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Parti Quebecois Leader Pauline Marois reacts as she is greeted by local candidates while campaigning, Saturday, March 22 in Notre-Dame-du-Portage.Jacques Boissinot/The Canadian Press

The Parti Québécois is trying to bolster a faltering campaign with a new wedge issue on Quebec identity, accusing Ontarians and other Canadians from outside Quebec of trying to steal the provincial election.

PQ Leader Pauline Marois went to a sugar shack and left the main campaign spotlight to three of her candidates Sunday. They held a news conference at PQ headquarters to demand an investigation over an influx of voters – frequently young anglophone university students – who are trying to register for the April 7 vote.

"Will the Quebec election be stolen by people from Ontario and the rest of Canada?" said Bertrand St-Arnaud, the Justice Minister and PQ candidate in Chambly. "The coming week is crucial for democracy."

Tales of stolen votes are part of nationalist lore in Quebec, where sovereigntists remain bitter about the loss of the 1995 referendum by a few thousand votes – famously attributed to "money and some ethnic votes, essentially" by Jacques Parizeau. Separatists say federalists rigged voting by overspending and by churning out new citizens just in time for voting day. Federalists counter that electoral officials sympathetic to Quebec independence rejected thousands of good "No" ballots.

Just a few days ago, Pierre Karl Péladeau, the star PQ candidate and Canadian media baron, said the 1995 referendum was stolen.

Amid poll numbers showing Liberals moving ahead, the PQ is struggling to drag the campaign back to the identity issues that gave the party a surge in popularity over the past year. The first weeks of the campaign were instead occupied with debates over Quebec independence – a topic unpopular with most voters.

Jacques Drouin, the chief electoral officer, blasted back at the PQ, saying no abnormal rise in registrations has occurred. "I found it a bit peculiar a minister would address the chief electoral officer that way," he told Radio-Canada. "We always hold dear the proper registration of voters and a proper electoral process."

The PQ latched on to reports of sporadic problems in the voter registration process. While some voters claimed they were unfairly blocked from voting, one election official resigned complaining of an "irregular" influx of immigrant and English-speaking voters in Montreal.

Liberal Leader Philippe Couillard said he is confident the chief electoral officer can sort out legitimate voters. "It's always good news when people want to exercise their right to vote," he said.

Quebec law requires voters to reside in the province on a permanent basis for at least six months. The permanence of residency – particularly for students who may not live in Quebec full time – is open to interpretation and has caused some misunderstanding, according to Denis Dion, a spokesman for the electoral officer.

Voter-registration campaigns are normal on campuses and in immigrant communities which often have low turnout. The PQ's plan to ban religious dress such as turbans and hijabs from the public service has triggered immense interest in the election, according to Tony Karam, manager of the Montreal Arabic radio station 1450 AM. "A lot of our listeners come from places where a vote means nothing, so it's part of our role to tell them to get out and vote," Mr. Karam said.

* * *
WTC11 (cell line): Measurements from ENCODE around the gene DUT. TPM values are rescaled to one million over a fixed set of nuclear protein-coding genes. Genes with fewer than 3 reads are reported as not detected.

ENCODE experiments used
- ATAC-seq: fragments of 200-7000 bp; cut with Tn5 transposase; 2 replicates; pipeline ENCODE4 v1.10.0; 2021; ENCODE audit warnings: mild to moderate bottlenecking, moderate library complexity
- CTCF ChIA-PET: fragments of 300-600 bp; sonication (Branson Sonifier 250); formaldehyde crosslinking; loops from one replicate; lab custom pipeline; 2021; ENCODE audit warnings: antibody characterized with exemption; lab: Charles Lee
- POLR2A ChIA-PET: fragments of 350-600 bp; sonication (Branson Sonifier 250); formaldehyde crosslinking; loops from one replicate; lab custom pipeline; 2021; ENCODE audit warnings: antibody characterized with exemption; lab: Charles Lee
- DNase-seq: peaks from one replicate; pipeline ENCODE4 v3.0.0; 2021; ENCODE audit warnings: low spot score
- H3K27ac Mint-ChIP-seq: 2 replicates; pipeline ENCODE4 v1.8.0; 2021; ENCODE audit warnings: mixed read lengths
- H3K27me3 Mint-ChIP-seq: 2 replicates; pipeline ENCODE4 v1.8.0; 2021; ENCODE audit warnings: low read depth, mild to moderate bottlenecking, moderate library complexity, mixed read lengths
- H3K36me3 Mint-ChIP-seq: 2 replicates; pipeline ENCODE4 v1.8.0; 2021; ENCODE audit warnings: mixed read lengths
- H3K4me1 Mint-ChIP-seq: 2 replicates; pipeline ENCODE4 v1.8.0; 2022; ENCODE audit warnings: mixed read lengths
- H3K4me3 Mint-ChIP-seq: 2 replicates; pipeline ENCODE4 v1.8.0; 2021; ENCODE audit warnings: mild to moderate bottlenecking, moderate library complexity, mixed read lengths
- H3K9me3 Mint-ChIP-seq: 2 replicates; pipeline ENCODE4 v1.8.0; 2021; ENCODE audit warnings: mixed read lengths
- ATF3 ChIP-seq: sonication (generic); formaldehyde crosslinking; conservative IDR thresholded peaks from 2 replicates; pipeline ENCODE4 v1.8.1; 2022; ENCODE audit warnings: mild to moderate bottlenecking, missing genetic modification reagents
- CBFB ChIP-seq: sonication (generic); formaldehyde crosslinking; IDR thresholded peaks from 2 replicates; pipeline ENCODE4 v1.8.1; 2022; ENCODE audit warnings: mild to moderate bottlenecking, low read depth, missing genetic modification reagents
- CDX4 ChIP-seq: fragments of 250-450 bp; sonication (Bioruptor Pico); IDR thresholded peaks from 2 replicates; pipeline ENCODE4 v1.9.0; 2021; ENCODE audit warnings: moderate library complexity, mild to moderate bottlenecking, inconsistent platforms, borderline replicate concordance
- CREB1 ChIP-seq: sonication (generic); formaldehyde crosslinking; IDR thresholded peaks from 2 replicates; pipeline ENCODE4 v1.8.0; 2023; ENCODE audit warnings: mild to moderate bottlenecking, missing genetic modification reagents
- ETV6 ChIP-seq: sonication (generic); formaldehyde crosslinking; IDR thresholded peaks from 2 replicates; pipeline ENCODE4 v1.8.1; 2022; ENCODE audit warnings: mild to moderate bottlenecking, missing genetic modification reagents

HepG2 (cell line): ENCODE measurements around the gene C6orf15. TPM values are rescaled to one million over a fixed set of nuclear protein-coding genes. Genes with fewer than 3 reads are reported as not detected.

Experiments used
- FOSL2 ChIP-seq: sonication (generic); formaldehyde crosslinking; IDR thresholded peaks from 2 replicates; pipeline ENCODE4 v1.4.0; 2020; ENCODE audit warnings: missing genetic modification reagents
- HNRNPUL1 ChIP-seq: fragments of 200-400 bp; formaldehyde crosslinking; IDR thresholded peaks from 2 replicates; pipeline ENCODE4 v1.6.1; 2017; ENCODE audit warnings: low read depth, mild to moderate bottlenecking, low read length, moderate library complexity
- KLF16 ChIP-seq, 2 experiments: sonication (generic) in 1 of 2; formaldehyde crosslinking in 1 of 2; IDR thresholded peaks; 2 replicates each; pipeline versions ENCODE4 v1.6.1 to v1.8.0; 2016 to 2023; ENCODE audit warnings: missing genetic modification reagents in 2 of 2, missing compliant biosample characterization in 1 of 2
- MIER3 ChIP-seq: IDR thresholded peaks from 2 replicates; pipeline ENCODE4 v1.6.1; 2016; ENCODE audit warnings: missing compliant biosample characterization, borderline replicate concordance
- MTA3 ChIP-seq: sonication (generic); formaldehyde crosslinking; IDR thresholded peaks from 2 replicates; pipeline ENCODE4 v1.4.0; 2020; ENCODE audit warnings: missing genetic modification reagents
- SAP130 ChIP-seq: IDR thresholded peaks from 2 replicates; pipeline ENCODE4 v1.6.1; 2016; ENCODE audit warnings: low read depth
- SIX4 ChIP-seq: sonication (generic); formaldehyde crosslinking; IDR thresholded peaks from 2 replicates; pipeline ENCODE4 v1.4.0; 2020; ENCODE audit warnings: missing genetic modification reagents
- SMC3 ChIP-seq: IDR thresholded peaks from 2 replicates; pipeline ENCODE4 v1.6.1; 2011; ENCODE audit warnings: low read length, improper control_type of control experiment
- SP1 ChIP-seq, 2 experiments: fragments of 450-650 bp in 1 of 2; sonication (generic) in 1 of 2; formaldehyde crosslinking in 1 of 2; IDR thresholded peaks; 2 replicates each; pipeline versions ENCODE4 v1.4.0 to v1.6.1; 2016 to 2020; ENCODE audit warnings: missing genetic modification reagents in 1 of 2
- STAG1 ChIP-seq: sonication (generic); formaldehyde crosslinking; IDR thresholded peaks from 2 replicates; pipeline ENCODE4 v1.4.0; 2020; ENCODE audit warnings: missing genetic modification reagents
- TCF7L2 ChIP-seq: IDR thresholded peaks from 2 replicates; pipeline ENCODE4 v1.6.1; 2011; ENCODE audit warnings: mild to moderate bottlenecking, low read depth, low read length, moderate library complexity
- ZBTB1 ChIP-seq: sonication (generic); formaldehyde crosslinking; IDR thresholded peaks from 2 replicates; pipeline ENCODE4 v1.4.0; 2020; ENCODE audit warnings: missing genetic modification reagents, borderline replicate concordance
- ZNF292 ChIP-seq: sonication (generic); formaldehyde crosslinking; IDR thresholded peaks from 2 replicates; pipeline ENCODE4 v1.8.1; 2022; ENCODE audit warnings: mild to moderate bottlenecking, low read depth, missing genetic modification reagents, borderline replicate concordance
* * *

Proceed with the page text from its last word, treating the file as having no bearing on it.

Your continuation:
As for the students, it is unlikely out-of-province English-speakers would be decisive. Most Montreal ridings surrounding the English universities are solid bedrock PQ or Liberal ridings. But one riding where students could make a difference is Saint-François, which includes part of Sherbrooke and the campus of Bishop's University. Forty-one per cent of Bishop's 2,756 students are from outside Quebec, and that riding went from the Liberals to the PQ in 2012 by a margin of 110 votes.

Mathieu Vandal, an electoral list supervisor in the PQ riding of Sainte-Marie-Saint-Jacques resigned Friday, saying he could not vouch for the registration process. He told Le Devoir he was taken aback that in his 75-per-cent francophone riding, most of the new registrations were from non-francophones.

Voter Mark Grenon was before Mr. Vandal for a simple address change Friday. Mr. Grenon, an English teacher who has lived in Quebec for 10 years, had his case sent for further scrutiny despite having a Quebec heath card, driver's permit and tax bill for his Montreal condo. He said Mr. Vandal became suspicious because his French is imperfect and his Chilean-born wife has yet to get her Canadian citizenship.

"He was just very edgy," Mr. Grenon said. "Sometimes it feels like if you were born here and French is your first language, you're worth more as a citizen. I heard [another election official] tell the francophone in line of front of me he was a 'good citizen.' He sure as hell didn't tell me I'm a good citizen."

Electoral officials came to Mr. Grenon's house on Sunday and granted him permission to vote.

Editor's Note: An earlier online version of this story incorrectly stated the losing side in the 1995 referendum. It also said election official Mathieu Vandal described a voter as a "good citizen." It was, in fact, a second election official. This online version has been corrected.

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